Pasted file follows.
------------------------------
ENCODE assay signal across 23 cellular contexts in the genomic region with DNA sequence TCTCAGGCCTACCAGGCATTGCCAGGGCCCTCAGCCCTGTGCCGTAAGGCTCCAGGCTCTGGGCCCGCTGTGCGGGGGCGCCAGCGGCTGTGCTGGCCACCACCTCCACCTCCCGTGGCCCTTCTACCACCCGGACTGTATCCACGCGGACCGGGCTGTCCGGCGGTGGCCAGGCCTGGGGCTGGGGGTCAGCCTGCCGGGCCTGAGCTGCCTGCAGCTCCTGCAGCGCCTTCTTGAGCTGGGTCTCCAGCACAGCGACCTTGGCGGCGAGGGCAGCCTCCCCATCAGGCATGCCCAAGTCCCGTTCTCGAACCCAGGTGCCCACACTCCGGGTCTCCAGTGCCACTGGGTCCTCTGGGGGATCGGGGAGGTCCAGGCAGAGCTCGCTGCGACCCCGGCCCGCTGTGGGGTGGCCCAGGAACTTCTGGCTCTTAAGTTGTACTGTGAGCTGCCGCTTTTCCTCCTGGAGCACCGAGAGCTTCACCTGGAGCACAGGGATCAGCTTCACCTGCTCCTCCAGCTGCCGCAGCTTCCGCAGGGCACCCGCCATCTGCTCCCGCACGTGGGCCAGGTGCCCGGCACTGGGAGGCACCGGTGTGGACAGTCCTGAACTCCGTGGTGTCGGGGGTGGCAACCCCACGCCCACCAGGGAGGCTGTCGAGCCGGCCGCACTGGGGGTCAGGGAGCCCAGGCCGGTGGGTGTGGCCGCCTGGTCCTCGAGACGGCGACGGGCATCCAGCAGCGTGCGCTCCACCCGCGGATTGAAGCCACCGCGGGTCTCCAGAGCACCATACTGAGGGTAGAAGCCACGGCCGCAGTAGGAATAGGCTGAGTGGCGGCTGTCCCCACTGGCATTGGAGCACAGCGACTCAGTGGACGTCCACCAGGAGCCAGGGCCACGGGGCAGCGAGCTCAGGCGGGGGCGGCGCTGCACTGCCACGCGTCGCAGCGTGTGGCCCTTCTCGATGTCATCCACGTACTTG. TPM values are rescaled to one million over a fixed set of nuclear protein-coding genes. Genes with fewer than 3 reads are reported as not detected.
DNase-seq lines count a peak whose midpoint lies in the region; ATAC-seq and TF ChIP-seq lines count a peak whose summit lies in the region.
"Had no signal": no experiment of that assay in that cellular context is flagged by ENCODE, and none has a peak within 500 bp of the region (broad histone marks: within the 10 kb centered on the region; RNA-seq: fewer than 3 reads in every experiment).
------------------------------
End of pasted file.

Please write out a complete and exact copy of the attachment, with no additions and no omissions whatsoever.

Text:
ENCODE assay signal across 23 cellular contexts in the genomic region with DNA sequence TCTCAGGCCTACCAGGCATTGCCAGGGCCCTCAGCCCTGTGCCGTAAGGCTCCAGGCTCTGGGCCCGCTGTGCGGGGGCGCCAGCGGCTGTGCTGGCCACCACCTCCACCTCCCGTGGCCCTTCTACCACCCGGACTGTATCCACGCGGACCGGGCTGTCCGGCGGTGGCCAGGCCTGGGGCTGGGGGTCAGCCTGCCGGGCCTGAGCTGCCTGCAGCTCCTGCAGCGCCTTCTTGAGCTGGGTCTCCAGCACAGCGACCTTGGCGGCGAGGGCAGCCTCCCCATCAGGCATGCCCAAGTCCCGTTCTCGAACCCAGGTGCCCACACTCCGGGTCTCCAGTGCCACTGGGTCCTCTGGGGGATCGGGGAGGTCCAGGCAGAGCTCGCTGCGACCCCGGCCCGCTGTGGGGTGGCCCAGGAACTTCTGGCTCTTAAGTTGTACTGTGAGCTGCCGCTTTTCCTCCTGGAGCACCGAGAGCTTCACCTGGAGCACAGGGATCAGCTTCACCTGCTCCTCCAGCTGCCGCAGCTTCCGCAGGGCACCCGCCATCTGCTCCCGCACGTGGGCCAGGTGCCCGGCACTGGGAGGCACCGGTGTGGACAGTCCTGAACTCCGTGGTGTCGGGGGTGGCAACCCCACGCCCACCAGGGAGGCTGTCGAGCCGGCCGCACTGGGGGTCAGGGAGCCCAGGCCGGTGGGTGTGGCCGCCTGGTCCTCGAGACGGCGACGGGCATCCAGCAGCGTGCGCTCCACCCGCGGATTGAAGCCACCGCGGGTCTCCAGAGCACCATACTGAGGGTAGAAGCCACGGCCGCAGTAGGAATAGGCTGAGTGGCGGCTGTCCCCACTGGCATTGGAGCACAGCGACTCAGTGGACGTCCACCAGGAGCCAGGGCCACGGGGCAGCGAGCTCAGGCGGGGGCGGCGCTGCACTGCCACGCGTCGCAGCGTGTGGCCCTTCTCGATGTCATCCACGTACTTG. TPM values are rescaled to one million over a fixed set of nuclear protein-coding genes. Genes with fewer than 3 reads are reported as not detected.
DNase-seq lines count a peak whose midpoint lies in the region; ATAC-seq and TF ChIP-seq lines count a peak whose summit lies in the region.
"Had no signal": no experiment of that assay in that cellular context is flagged by ENCODE, and none has a peak within 500 bp of the region (broad histone marks: within the 10 kb centered on the region; RNA-seq: fewer than 3 reads in every experiment).